Adam Sayner 17
Guitars, Origami, Golf, Computers
Steve Vai, Joe Satriani, Paul Gilbert, Eric Johnson, Yngwie Malmsteen, Led Zeppelin, X Japan
Favourite TV Shows
Family Guy, Top Gear, Robot Chicken
Map of the supercontinent Pangaea in the Triassic period, when “first appeared beasties of fur and feather”.
The Tethys Ocean looks like it would have had nice beaches to lounge around on, hunting for nautilus shells, sipping Diño Coladas.
(by Richard Morden on Redbubble, available as a poster there if you’d like one!)
Is Pink a Color?
MinutePhysics, a popular YouTube channel, posted a video a little while back saying that there is no pink light. This seems to have sparked a debate over whether or not pink is a color - an issue not really brought up by the original video. So, is pink a color? As usual, science is more complicated than you’d initially believe.
Since this is a physics blog, let’s go with the usual physical understanding of what ‘color’ is. Every color, effectively, is just a certain frequency of light. Electromagnetic radiation is characterized by its wavelength, frequency, intensity, etc. When the wavelength is within the visible spectrum (the range of wavelengths humans can visually perceive, approximately from 390 nm to 700 nm), it is known as “visible light,” a range which we breakdown as Roy G. Biv.
There is no single frequency which our brains correspond to “pink” light. Then, how does pink exist? Effectively, pink is a combination of red and violet light - two colors from opposite sides of the visible spectrum. Since these two colors are literal opposites on the visible spectrum, pink could not exist as a fundamental frequency in nature (if you tried to average out the frequencies and “mix” them, you’d arrive at a color somewhere near the middle of the spectrum, around yellow or green). Thus, pink isn’t a fundamental frequency floating out there in space - a single frequency that we could call “pink” doesn’t exist.
Hold on Tumblr bro, Pink obviously exists, I see it on Nicki Minaj all the time!
Yes, yes - what we perceive as Pink does exist on its own, but does that necessarily make it a true color? Will Pink be excluded from the highly exclusive Color Club much like Pluto was ousted from the Planetary Patrol?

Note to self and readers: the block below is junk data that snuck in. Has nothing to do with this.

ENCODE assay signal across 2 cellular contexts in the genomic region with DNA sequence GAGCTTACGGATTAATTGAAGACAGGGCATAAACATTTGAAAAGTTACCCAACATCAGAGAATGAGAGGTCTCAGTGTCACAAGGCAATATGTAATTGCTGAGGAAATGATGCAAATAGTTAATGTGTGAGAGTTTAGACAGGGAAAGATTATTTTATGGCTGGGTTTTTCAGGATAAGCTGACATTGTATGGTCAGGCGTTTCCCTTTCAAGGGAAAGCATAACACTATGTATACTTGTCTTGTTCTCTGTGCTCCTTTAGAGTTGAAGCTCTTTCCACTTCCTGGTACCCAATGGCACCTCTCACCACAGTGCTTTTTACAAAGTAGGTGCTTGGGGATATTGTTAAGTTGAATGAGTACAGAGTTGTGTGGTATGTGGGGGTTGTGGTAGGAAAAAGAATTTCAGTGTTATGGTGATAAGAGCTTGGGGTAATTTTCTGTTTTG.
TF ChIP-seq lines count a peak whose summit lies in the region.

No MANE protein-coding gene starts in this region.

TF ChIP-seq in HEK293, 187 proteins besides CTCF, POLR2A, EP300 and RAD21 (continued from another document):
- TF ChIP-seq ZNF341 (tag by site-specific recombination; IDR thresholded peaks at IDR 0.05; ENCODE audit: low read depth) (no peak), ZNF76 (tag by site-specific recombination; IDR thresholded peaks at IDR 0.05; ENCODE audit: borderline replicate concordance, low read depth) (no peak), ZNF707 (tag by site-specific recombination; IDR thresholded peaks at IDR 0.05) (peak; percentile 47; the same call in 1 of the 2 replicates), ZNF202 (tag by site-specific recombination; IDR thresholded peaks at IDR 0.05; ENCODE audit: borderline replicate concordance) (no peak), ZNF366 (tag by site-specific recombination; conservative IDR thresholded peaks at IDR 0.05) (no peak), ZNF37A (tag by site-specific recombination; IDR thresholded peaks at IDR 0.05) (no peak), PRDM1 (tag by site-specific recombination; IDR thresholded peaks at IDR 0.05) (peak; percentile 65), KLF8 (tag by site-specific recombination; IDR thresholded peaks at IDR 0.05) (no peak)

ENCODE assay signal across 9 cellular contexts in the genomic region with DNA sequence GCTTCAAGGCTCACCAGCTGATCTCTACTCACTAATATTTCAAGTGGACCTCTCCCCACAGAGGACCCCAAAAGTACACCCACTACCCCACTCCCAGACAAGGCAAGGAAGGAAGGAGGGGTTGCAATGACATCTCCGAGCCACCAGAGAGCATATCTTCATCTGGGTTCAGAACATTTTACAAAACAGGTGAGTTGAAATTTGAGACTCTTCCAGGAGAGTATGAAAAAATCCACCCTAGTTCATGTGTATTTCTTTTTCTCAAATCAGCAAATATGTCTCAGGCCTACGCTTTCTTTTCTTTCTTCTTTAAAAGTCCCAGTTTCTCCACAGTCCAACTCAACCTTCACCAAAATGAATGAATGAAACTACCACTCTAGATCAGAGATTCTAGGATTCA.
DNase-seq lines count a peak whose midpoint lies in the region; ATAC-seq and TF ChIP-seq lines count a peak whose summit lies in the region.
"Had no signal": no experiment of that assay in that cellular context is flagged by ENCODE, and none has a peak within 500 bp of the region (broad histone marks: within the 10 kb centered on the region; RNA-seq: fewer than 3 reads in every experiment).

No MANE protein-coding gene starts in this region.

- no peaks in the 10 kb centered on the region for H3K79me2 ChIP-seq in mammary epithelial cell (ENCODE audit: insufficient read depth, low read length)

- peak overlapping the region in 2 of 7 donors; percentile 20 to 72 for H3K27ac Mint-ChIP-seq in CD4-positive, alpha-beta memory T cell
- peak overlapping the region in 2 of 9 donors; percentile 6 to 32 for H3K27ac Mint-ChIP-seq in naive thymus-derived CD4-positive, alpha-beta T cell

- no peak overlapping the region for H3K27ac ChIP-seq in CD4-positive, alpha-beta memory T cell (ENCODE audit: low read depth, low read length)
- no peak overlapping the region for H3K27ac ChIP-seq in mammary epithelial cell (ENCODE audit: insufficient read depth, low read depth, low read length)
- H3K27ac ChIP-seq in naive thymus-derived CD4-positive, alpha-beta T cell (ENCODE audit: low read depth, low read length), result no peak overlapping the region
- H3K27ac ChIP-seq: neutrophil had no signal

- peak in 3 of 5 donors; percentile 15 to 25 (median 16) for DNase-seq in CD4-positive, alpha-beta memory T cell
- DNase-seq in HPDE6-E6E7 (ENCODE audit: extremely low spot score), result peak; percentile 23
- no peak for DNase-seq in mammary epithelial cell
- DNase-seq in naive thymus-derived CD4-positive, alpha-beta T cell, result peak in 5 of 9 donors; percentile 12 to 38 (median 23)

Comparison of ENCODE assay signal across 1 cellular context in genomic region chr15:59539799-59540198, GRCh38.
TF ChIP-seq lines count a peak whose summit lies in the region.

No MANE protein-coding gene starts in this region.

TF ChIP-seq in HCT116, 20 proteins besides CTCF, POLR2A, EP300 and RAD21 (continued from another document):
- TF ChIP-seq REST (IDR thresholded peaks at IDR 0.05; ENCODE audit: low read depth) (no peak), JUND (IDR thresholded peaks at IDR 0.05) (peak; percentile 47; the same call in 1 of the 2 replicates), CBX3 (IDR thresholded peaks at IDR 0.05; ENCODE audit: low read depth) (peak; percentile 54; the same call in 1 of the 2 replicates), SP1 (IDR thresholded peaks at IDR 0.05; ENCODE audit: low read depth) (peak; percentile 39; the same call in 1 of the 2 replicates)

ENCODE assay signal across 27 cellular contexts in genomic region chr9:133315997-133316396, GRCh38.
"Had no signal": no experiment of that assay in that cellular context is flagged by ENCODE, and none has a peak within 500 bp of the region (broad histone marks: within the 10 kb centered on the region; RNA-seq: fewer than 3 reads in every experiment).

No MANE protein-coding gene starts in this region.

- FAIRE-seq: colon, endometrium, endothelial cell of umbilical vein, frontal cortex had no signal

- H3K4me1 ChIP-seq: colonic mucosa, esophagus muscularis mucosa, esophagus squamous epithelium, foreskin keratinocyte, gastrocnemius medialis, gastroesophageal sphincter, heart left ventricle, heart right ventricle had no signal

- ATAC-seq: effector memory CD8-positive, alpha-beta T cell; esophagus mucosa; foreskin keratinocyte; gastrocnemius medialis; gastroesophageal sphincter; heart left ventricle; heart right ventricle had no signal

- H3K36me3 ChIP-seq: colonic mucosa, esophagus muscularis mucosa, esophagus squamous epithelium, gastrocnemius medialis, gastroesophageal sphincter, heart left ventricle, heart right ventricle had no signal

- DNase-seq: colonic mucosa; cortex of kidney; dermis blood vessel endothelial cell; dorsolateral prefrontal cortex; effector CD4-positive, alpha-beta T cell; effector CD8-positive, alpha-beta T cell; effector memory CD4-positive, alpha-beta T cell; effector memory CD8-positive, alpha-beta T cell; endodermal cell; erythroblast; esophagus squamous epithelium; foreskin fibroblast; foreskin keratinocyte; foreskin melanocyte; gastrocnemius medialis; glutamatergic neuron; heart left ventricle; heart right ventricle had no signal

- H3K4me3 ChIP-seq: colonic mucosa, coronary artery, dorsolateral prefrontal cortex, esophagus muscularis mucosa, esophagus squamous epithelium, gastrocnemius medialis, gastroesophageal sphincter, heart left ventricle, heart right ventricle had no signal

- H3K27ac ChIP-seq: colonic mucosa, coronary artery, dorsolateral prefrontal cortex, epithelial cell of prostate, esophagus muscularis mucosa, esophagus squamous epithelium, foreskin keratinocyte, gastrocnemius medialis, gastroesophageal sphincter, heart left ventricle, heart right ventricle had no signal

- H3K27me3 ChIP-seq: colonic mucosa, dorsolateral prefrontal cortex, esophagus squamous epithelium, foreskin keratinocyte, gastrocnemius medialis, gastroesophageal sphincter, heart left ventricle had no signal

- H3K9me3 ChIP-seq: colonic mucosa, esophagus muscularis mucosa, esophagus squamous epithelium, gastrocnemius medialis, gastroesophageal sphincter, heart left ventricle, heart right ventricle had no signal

Take a second to look around you, you’ll see tons of objects - probably many colored ones. When you look at, for example, a red object - that object absorbs all of the other frequencies except red, and it reflects red back to you. However, when you look at a pink object - you are not seeing pink wavelengths of light. An object would appear pink because wavelengths of both red and violet are being reflected - and our brains perceive it as a new “color,” namely pink.
On a very fundamental level, pink is not a fundamental part of the universe - because no color is. The universe is chock full of electromagnetic radiation, and the only truly fundamental properties of it are wavelength, amplitude, frequency, etc. Color is a phenomenon completely produced by your brain - it’s how we perceive the light. Even different animals perceive light differently than us - like certain animals that can see beyond the visible spectrum, including infrared light. As biologist Timothy H. Goldsmith wrote for Scientific American, “color is not actually a property of light or of objects that reflect light, it is a sensation that arises within the brain.” So, by existing only as a human means of understanding the universe, pink is just as “real” as any other color.
So, there you have it - pink is not a part of the light spectrum, it is the effect of our brains filling the gap between blue and violet, but does that make it any less of a color than anything else?
Let’s look at two common definition for what a color is - one artistic and one scientific.
Scientific Definition: The sensation produced by the effect of light waves striking the retina of the eye. The color of something depends mainly on which wavelengths of light it emits, reflects, or transmits.
Artistic Definition: Color is the element of art that is produced when light, striking an object, is reflected back to the eye.
While there is no fundamental definition of color in all respects, personally, I’d say that pink fits both of these descriptions. Since no color is a fundamental property of the universe, pink does not exist as a part of the visible spectrum, but since all colors are just fabrications of our brain, I have to side with pink here. There are intelligent people on both sides of this debate, and one’s interpretation of definition seems to be how one decides whether to draw the line or not to exclude pink. Where do you stand?